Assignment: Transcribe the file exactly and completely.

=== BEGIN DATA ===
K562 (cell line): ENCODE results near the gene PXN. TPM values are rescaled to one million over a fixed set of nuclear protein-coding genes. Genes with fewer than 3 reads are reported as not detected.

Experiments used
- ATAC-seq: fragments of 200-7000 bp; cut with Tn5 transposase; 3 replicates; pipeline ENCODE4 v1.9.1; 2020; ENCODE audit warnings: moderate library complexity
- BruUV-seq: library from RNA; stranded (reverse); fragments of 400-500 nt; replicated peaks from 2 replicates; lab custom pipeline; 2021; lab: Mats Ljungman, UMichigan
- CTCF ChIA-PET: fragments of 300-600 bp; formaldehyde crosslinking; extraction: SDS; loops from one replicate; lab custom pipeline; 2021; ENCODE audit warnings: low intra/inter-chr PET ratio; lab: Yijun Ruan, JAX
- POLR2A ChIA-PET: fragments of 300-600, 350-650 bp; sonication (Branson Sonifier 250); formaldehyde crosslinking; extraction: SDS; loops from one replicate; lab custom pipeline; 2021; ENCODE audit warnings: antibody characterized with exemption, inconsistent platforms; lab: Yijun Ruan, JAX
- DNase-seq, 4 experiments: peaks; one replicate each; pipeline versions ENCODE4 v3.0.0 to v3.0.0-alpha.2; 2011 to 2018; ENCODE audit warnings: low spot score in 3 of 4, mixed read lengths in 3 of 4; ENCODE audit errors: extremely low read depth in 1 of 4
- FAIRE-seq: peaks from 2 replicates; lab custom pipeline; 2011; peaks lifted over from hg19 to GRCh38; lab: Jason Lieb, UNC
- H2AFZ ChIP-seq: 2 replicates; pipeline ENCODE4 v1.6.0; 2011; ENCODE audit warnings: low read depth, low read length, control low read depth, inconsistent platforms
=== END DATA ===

K562 (cell line): ENCODE results near the gene PXN. TPM values are rescaled to one million over a fixed set of nuclear protein-coding genes. Genes with fewer than 3 reads are reported as not detected.

Experiments used
- ATAC-seq: fragments of 200-7000 bp; cut with Tn5 transposase; 3 replicates; pipeline ENCODE4 v1.9.1; 2020; ENCODE audit warnings: moderate library complexity
- BruUV-seq: library from RNA; stranded (reverse); fragments of 400-500 nt; replicated peaks from 2 replicates; lab custom pipeline; 2021; lab: Mats Ljungman, UMichigan
- CTCF ChIA-PET: fragments of 300-600 bp; formaldehyde crosslinking; extraction: SDS; loops from one replicate; lab custom pipeline; 2021; ENCODE audit warnings: low intra/inter-chr PET ratio; lab: Yijun Ruan, JAX
- POLR2A ChIA-PET: fragments of 300-600, 350-650 bp; sonication (Branson Sonifier 250); formaldehyde crosslinking; extraction: SDS; loops from one replicate; lab custom pipeline; 2021; ENCODE audit warnings: antibody characterized with exemption, inconsistent platforms; lab: Yijun Ruan, JAX
- DNase-seq, 4 experiments: peaks; one replicate each; pipeline versions ENCODE4 v3.0.0 to v3.0.0-alpha.2; 2011 to 2018; ENCODE audit warnings: low spot score in 3 of 4, mixed read lengths in 3 of 4; ENCODE audit errors: extremely low read depth in 1 of 4
- FAIRE-seq: peaks from 2 replicates; lab custom pipeline; 2011; peaks lifted over from hg19 to GRCh38; lab: Jason Lieb, UNC
- H2AFZ ChIP-seq: 2 replicates; pipeline ENCODE4 v1.6.0; 2011; ENCODE audit warnings: low read depth, low read length, control low read depth, inconsistent platforms